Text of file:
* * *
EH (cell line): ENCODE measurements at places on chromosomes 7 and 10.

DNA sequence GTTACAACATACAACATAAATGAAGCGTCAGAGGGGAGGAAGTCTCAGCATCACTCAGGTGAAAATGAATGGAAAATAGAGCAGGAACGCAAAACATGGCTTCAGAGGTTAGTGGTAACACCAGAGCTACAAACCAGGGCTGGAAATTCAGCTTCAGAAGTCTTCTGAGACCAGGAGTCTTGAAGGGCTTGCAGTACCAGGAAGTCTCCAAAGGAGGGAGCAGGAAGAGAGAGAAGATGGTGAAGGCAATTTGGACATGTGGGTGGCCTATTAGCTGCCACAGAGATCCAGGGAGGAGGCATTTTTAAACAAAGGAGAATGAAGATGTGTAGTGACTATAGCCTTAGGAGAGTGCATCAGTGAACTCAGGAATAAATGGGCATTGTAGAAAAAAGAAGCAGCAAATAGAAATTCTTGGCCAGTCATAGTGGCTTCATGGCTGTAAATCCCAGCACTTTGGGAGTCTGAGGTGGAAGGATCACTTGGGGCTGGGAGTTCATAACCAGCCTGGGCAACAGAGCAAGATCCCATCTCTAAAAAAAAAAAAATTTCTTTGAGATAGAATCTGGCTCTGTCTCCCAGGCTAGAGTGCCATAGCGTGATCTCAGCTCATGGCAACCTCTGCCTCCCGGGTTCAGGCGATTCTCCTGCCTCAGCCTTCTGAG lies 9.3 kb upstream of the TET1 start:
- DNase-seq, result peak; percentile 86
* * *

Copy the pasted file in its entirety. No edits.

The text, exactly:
EH (cell line): ENCODE measurements at places on chromosomes 7 and 10.

DNA sequence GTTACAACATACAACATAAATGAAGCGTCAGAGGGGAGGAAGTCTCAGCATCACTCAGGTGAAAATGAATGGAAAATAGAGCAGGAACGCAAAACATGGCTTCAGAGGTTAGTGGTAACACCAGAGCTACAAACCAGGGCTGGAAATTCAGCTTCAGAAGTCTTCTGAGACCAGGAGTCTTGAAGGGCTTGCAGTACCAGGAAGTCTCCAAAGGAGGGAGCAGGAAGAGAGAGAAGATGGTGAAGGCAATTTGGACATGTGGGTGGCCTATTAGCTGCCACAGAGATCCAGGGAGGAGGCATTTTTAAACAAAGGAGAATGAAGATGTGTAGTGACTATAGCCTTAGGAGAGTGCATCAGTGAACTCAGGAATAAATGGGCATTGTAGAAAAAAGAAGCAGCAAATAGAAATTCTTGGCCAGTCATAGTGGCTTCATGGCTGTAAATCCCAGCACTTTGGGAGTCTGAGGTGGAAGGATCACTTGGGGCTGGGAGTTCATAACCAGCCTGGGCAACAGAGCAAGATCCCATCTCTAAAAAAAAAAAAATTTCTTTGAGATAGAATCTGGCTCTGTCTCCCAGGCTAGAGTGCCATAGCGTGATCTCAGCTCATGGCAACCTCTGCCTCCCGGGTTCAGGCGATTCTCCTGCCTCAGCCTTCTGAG lies 9.3 kb upstream of the TET1 start:
- DNase-seq, result peak; percentile 86